Proof. For part (a), by Wald identity, we have \[\begin{equation} E(Y(t))=E(D_1+\cdots+D_{N(t)})=E(N(t))E(D_1)=\lambda tE(D_1) \tag{23.35} \end{equation}\]

As for the covariance, firstly notice that \[\begin{equation} \begin{split} Var(Y(t))&=E(Var(Y(t)|N(t)))+Var(E(Y(t)|N(t)))\\ &=E(N(t)Var(D))+Var(N(t)E(D))\\ &=Var(D)E(N(t))+E(D)^2Var(N(t))\\ &=Var(D)\lambda t+E(D)^2\lambda t\\ &=\lambda tE(D^2) \end{split} \tag{23.36} \end{equation}\]

Assume w.l.o.g. that \(t<s\), then we have \[\begin{equation} \begin{split} Cov(Y(t),Y(s))&=Cov(Y(t),Y(s)-Y(t)+Y(t))\\ &=Cov(Y(t),Y(t-s))+Var(Y(t))=Var(Y(t))=\lambda tE(D^2) \end{split} \tag{23.37} \end{equation}\] Therefore, in general we have \[\begin{equation} Cov(Y(t),Y(s))=\lambda \min\{s,t\}E(D^2) \tag{23.38} \end{equation}\]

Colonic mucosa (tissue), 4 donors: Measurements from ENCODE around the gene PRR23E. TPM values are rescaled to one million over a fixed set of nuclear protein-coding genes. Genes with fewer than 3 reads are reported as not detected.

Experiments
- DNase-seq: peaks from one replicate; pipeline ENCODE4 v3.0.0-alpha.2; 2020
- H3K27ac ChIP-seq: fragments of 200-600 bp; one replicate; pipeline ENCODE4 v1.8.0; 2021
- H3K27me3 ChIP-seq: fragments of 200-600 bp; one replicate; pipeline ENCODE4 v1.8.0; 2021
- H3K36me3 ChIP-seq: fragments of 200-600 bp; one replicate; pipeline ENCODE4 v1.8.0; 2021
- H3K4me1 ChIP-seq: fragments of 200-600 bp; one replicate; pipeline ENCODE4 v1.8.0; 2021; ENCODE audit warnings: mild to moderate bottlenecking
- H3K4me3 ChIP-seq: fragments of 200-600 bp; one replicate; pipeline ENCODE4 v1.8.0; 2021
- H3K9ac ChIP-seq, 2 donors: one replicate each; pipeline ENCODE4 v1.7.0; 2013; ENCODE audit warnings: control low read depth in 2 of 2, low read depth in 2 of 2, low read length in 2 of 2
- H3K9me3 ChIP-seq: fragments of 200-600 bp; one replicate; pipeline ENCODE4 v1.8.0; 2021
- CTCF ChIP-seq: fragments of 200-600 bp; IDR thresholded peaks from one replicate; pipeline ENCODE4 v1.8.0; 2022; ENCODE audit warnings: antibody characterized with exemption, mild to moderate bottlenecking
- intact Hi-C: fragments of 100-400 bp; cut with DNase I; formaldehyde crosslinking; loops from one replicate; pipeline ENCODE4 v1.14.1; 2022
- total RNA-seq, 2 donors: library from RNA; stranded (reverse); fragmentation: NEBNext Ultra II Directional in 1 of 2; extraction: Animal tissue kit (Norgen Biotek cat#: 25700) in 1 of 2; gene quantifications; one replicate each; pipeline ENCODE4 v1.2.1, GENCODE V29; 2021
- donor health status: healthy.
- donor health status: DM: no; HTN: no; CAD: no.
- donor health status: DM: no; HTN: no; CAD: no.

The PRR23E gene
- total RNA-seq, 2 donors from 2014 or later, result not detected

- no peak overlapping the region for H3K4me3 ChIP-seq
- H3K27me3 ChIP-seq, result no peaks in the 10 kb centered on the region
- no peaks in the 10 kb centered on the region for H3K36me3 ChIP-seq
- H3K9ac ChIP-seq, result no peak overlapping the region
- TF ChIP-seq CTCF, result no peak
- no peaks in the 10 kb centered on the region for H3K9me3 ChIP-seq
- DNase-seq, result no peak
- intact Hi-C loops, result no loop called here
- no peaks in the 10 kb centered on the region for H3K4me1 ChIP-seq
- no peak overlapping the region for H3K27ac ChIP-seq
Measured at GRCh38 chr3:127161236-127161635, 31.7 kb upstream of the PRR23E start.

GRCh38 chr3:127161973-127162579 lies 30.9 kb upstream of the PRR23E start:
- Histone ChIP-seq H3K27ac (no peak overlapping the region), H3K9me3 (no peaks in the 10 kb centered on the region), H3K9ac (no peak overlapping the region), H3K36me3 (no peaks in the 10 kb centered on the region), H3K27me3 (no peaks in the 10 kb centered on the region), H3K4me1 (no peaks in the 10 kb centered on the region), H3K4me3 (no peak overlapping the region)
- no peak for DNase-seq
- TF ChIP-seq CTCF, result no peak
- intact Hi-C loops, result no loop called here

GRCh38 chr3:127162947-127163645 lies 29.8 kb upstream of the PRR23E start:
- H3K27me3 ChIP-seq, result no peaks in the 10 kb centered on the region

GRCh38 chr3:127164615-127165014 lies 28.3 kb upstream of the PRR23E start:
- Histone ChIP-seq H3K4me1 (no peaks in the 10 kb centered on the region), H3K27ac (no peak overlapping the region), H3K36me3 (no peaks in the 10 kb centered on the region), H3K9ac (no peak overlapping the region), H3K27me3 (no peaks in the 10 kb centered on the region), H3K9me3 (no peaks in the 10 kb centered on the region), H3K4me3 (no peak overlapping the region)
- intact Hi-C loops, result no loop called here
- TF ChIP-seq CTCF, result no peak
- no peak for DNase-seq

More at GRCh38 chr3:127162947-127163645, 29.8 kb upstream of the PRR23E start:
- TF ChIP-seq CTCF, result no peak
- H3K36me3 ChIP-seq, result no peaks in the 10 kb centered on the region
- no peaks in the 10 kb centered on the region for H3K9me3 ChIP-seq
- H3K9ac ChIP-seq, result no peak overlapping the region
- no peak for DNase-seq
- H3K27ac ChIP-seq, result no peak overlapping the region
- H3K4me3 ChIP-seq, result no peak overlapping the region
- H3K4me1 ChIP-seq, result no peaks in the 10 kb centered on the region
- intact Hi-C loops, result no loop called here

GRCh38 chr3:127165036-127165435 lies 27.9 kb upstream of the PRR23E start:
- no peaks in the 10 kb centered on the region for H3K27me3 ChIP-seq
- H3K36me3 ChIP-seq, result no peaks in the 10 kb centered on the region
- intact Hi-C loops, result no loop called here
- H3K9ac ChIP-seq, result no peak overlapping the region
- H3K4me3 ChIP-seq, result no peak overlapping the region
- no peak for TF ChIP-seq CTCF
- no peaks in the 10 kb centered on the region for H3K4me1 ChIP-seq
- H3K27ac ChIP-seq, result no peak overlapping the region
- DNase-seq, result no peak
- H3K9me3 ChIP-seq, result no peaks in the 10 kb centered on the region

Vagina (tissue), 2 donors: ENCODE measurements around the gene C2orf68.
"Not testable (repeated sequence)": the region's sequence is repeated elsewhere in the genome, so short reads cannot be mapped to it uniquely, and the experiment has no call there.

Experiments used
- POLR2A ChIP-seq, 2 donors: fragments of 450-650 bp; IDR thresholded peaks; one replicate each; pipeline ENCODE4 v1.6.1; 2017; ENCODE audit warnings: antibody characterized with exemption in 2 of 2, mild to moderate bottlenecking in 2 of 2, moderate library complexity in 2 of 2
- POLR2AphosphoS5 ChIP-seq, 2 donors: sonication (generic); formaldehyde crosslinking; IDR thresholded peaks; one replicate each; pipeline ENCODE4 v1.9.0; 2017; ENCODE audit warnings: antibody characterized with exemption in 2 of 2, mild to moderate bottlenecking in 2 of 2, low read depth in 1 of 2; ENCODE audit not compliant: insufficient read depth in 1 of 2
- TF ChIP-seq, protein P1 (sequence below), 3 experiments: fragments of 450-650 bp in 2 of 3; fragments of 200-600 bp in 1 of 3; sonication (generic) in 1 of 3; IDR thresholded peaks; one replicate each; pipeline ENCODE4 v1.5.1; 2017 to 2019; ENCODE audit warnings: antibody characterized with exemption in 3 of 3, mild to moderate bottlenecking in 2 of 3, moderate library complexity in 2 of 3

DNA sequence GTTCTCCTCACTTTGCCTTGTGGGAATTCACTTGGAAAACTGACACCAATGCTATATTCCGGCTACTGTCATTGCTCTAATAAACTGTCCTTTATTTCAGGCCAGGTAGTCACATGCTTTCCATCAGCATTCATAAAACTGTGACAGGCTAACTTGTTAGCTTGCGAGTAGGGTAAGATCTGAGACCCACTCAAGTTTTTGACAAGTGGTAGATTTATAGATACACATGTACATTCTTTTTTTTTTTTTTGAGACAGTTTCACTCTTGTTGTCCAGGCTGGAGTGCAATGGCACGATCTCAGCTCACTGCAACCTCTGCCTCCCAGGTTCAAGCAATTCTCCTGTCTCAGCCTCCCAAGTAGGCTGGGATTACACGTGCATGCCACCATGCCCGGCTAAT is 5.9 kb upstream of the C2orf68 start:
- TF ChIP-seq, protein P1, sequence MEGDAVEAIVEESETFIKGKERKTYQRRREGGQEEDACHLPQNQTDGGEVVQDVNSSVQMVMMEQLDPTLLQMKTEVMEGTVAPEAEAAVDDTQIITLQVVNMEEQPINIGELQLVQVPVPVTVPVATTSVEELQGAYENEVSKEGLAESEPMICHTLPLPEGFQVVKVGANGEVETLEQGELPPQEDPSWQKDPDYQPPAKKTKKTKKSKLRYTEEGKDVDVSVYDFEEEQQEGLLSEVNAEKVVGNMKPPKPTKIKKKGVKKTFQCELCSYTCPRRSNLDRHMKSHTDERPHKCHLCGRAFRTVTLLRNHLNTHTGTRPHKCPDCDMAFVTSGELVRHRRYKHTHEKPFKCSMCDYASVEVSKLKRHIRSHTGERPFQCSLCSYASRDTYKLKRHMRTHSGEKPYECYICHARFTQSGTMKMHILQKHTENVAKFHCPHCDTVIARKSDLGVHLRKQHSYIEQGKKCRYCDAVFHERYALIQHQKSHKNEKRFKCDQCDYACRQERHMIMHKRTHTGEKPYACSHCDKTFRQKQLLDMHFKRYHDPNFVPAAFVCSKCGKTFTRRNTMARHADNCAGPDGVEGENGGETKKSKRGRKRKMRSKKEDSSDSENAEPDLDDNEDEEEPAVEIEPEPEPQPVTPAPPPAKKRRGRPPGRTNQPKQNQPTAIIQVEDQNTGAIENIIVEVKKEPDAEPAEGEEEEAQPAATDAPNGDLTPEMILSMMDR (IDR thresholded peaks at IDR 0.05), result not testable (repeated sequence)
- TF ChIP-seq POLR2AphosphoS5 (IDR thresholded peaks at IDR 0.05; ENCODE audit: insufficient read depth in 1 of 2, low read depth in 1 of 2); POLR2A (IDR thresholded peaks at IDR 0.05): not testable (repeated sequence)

For part (b), let \(Y(t)\) be the total amount of money withdrawn in the interval \([0,t]\), where the time \(t\) is measured in hours. Assuming that the successive amounts withdrawn are independent and identically distributed random variables, the stochastic process \(\{Y(t):t\geq 0\}\) is then a compound Poisson process, and \(Y(15)\) denotes the daily withdraw. Its mean and variance can be compute using (23.35) and (23.36), that is \[\begin{equation} \begin{split} &E(Y(15))=12\times 15\times30=5400\\ &Var(Y(15))=12\times 15\times(30^2+50^2)=612000 \end{split} \tag{23.39} \end{equation}\] Therefore, by CLT we have \[\begin{equation} P(Y(t)\geq 5000)=P(Z\geq \frac{5000-5400}{\sqrt{612000}})\approx 0.6954 \tag{23.39} \end{equation}\] Thus, the approximate probability that the total daily withdraw is greater than $5000 is 0.6954.